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Capitalization in Poetry



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Aley says...



Capitalization in Poetry


There are multiple ways to work with capitalization in poetry. There are the traditional, the median, and the modern approaches. For our sake, I will call them Capitalizing Lines, Capitalizing Sentences, and Non-Capitalized. In this resource I will go over the good things about each approach, the effects it can have on the reader, and the things to avoid in the styles of capitalization in poetry.

Last edited by Aley on Fri Jun 03, 2016 2:53 am, edited 8 times in total.
  





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Capitalizing Lines


This is probably the oldest method to dealing with capitalization in poetry. The method is simple: just capitalize the first letter of every line.

The Good


This system is useful when you're dealing with a poem that has a lot of rhythm or structure or when you're working in a word processor and it does it on its own. The style has been used for generations, so sometimes if you're working with Early Modern English, like Shakespearean English, it can be fun to write this way to get that antique feel.

The Effect on Readers


Most of the time, this hinders readers. When they see capitalized letters they immediately think it's the beginning of a sentence, so they stop reading through the lines to the punctuation or natural end of the lines. This can be a tricky thing if you're working with enjambment because they'd lose track of the sentence. If the reader is well versed in ignoring beginning capitalization, they may be alright with reading the lines through on the first try, but it can be a tricky business.

You can use this to hide the beginnings of lines by making the readers guess whether the caps at the beginning is actually the beginning and then come up with some really cool effects. Rhythm and meter are going to be your friend when taking this approach, because getting a reader into the flow of the sentences is going to help them the most when trying to read through lines.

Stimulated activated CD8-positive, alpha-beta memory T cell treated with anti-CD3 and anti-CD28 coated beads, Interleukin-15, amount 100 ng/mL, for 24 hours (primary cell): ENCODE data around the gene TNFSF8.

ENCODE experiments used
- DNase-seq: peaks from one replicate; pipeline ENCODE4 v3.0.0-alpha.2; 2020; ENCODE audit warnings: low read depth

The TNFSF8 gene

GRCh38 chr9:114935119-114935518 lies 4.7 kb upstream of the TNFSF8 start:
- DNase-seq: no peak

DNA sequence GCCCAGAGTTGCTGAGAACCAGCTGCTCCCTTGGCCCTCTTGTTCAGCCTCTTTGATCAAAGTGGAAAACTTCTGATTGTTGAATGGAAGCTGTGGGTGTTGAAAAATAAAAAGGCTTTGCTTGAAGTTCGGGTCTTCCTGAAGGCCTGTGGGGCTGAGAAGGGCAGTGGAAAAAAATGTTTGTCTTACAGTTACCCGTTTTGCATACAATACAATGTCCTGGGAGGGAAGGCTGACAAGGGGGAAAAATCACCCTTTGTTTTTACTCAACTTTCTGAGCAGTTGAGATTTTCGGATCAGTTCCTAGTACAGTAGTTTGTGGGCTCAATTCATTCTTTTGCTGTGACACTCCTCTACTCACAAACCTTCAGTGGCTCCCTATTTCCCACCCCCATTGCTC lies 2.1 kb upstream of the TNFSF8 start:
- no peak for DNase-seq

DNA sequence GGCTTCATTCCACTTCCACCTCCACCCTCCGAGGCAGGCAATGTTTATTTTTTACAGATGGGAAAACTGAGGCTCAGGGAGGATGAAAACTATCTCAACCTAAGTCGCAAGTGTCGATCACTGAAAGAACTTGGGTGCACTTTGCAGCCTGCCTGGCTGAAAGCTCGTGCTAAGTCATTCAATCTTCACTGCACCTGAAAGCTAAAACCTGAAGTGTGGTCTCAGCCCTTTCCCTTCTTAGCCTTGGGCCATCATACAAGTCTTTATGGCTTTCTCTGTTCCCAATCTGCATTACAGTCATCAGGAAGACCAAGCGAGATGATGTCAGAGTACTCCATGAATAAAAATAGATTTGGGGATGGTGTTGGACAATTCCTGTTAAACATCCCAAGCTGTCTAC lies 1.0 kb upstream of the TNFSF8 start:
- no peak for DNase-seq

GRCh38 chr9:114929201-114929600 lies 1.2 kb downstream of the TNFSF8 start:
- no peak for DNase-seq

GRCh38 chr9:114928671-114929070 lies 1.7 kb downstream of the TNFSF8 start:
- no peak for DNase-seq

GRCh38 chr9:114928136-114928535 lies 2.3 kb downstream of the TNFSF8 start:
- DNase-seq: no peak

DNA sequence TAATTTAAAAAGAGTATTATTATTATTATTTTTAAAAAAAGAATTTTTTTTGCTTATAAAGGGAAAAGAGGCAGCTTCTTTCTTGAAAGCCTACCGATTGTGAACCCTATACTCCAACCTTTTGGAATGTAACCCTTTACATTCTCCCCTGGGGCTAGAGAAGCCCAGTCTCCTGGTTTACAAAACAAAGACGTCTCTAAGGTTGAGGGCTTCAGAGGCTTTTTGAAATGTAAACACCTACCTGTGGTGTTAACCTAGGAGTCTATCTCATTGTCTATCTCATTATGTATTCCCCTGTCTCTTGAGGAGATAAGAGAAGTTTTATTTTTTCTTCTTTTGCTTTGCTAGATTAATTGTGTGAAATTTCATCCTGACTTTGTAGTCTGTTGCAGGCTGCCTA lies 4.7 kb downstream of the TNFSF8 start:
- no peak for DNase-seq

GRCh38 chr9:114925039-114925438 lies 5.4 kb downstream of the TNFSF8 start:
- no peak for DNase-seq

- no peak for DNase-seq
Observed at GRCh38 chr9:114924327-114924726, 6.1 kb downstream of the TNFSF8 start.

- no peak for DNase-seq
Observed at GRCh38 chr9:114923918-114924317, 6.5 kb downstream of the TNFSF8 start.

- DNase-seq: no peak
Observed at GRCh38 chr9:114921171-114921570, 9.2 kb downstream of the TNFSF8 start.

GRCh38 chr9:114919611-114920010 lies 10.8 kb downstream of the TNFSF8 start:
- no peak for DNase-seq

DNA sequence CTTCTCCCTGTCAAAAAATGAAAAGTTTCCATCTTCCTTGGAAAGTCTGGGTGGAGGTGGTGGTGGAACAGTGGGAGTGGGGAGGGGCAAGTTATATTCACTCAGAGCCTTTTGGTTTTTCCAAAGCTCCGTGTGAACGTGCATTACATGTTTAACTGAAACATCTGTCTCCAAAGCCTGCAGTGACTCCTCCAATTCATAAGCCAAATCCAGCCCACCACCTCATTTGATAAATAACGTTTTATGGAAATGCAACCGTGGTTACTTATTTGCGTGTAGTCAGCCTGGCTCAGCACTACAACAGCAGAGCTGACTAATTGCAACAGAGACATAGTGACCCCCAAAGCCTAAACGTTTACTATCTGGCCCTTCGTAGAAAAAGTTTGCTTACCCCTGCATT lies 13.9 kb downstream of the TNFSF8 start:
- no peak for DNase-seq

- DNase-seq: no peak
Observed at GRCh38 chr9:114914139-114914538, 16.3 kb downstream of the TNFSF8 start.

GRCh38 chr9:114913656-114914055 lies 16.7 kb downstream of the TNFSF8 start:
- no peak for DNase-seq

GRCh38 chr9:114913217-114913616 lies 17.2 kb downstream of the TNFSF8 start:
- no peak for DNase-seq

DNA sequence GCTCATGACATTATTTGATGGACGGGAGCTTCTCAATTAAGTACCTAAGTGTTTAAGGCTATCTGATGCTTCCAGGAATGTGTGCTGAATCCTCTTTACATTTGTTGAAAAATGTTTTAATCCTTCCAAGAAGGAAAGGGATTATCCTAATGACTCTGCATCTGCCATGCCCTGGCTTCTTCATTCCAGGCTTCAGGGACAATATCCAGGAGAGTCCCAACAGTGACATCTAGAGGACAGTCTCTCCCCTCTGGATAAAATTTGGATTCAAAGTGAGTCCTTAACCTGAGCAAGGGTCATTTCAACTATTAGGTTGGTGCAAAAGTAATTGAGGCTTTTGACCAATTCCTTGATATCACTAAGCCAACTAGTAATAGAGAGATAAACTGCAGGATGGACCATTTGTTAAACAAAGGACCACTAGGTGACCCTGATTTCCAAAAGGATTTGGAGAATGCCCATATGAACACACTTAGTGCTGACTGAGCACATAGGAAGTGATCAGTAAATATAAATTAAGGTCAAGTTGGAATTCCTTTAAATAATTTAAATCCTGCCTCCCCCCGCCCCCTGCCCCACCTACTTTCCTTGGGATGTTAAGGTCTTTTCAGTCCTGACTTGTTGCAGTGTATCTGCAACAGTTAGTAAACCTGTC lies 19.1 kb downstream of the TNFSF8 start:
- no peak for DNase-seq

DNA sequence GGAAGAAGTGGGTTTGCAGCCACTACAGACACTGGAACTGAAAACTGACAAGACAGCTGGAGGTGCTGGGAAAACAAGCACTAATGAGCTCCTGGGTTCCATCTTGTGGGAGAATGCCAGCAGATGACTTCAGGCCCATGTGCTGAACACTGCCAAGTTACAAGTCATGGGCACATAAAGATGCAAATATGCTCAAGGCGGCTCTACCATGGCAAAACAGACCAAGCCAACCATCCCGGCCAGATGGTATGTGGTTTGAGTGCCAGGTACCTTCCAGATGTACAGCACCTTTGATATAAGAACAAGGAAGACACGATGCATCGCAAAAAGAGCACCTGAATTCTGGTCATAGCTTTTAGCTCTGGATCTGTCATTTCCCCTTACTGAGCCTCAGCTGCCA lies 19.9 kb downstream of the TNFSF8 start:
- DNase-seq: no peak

For novice writers, beginning capitalization can be a really tempting thing to work with because it is so automatic, but because most novices do use this style, it can make the readers assume they haven't read much modern poetry.

Things to Avoid


Each poem has its own natural style. The biggest thing is to allow the poem to express itself. This approach may not be the best fit for every poem.

When you begin with using this approach, don't default to it automatically - try to decide what purpose it will serve. Most older poems have end punctuation that makes stopping at the end of lines natural, and that is part of why it was successful. Today, when stopping at the end of a line can mean leaving the poem and not coming back to it, it's not necessarily a good thing. At the same time, if you want readers to stop and think about each and every line, you may want to have end punctuation and beginning line capitalization.

Last edited by Aley on Tue Apr 05, 2016 2:51 am, edited 4 times in total.
  





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Aley says...



Capitalizing Sentences